So far my novel-centric writing revolves mainly around fleshing out characters and their ideosynchracies, shuffling events around and gluing them together in the two novels I'm planning right now. To train my actual writing craft I've begun to write a three paragraph story every day. A small evocative piece to get used to writing, and expressing ideas succinctly and effectively. Then I edit the piece after a few days and the immediate emotions of writing it has died down, allowing me to edit with a bit more clarity.

So far I've tried to boil down the most important scenes of the books down into three paragraph stories to get used to writing, as well as getting familiar with how the scene actually evolves within the setting. It's really funny to sit there and watch your own imagination take you places you never planned to begin with. It's almost meditative.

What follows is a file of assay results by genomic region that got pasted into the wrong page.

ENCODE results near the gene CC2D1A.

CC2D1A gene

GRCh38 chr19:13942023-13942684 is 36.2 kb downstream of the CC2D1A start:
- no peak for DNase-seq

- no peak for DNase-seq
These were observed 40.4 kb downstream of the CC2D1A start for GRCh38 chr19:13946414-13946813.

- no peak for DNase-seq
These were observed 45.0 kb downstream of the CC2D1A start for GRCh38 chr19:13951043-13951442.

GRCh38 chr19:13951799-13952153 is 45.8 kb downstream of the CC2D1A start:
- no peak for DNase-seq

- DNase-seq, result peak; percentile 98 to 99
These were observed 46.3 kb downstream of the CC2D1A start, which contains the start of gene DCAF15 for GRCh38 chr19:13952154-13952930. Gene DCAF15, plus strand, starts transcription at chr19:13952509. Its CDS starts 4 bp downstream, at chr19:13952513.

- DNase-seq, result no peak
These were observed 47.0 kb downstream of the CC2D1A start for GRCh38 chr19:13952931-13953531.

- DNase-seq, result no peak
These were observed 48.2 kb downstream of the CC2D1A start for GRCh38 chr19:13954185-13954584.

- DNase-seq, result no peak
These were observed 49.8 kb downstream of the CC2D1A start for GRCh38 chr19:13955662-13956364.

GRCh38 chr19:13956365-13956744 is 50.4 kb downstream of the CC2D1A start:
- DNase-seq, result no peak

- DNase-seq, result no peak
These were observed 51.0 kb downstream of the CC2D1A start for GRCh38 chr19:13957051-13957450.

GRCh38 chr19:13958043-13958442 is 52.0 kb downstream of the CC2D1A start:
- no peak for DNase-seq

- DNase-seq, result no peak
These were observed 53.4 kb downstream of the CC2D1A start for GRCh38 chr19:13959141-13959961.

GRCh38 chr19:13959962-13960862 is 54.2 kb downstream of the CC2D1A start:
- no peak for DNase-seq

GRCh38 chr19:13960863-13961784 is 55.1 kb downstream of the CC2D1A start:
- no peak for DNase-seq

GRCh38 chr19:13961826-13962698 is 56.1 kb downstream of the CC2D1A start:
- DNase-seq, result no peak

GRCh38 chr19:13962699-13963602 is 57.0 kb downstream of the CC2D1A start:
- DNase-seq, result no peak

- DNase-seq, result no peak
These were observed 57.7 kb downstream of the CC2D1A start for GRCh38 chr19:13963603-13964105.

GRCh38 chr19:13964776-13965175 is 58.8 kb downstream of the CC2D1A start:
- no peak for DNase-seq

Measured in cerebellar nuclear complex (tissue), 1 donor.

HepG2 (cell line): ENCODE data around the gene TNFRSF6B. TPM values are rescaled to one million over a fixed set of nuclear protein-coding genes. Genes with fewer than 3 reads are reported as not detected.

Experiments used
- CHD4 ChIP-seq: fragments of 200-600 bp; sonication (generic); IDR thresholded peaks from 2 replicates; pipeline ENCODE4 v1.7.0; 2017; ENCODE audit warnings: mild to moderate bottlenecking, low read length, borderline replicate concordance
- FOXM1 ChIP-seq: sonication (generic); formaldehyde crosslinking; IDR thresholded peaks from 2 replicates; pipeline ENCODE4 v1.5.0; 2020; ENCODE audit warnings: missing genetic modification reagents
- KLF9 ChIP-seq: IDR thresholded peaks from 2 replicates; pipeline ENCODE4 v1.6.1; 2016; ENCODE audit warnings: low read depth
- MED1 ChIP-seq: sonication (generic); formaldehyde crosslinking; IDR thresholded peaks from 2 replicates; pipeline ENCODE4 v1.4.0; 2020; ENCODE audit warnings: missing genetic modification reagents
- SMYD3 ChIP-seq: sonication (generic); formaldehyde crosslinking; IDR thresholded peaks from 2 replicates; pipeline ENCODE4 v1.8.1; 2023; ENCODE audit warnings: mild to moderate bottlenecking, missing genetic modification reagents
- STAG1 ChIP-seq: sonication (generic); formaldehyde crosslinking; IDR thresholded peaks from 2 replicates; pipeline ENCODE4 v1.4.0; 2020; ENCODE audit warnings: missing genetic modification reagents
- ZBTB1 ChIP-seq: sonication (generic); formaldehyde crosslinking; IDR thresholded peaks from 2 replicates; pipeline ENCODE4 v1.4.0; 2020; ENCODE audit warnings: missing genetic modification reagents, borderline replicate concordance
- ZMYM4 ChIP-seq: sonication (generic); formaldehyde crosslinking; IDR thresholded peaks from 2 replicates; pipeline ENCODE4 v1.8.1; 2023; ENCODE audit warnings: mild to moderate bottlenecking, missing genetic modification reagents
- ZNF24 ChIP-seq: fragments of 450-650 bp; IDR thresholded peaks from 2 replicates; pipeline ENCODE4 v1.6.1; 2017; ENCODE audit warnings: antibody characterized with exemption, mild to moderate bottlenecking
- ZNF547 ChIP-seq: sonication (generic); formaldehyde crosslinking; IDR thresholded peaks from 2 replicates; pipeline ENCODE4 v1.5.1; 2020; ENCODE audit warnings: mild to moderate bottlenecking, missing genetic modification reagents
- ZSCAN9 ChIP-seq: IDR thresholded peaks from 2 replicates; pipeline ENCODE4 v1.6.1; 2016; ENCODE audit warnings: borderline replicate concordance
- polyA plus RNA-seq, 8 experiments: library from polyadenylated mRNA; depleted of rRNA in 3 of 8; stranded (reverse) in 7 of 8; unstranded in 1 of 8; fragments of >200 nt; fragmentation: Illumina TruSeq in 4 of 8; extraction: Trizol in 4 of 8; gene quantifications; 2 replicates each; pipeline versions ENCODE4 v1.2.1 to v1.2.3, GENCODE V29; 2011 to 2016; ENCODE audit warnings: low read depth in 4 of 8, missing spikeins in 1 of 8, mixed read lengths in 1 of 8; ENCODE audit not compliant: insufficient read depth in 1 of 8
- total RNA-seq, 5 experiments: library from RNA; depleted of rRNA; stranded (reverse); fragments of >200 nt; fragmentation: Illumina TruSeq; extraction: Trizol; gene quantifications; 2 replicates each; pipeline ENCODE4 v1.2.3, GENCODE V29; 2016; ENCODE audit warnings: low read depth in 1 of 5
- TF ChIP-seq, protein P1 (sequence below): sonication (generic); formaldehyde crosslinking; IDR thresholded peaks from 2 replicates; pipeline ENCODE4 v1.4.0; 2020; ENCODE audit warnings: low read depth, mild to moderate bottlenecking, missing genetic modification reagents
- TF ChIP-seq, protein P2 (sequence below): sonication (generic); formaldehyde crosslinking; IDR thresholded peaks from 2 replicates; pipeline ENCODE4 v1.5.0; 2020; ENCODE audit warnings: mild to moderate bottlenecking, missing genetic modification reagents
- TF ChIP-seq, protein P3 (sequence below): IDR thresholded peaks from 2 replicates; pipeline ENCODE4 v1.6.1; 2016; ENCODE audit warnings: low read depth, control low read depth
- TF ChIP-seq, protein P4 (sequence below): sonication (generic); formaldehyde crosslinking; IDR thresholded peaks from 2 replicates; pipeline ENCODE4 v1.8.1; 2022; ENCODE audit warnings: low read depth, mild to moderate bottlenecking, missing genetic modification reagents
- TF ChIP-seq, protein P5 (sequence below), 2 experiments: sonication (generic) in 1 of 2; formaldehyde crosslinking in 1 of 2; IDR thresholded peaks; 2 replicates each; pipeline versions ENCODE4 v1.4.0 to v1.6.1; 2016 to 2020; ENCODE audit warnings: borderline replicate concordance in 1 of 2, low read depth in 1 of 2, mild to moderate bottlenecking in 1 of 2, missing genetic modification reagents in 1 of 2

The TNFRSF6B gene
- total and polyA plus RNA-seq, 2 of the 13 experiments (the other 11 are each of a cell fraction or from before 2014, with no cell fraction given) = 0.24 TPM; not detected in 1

I'm keeping a small notebook with me at all times to write down ideas as soon as they strike me. It's amazing how well it works. The more ideas you write down the more ideas you get. In fact I just came up with an new idea for a novel just now.

Job hunting:
The third -and last- startup venture was shut down. It was fun, and apparently employers abso-freakin'-lutely love people who've been involved in startups. So all in all I'm really glad I did it. It was also a good post-stress litmus test to get me back on a working schedule with a lot of freedom. It enabled me to get a feel for how well my brain still works. It definitely feels re-wired, and only time will tell if I can find a way to make it work. So now I'm officially unemployed. I've been through hydroponic horticulture, robotics, business planning, deep neural networks, reinforcement learning, ISO certifications, and the EU data privacy shitshow that is probably the best competitive moat I will never be able to swim across... ever!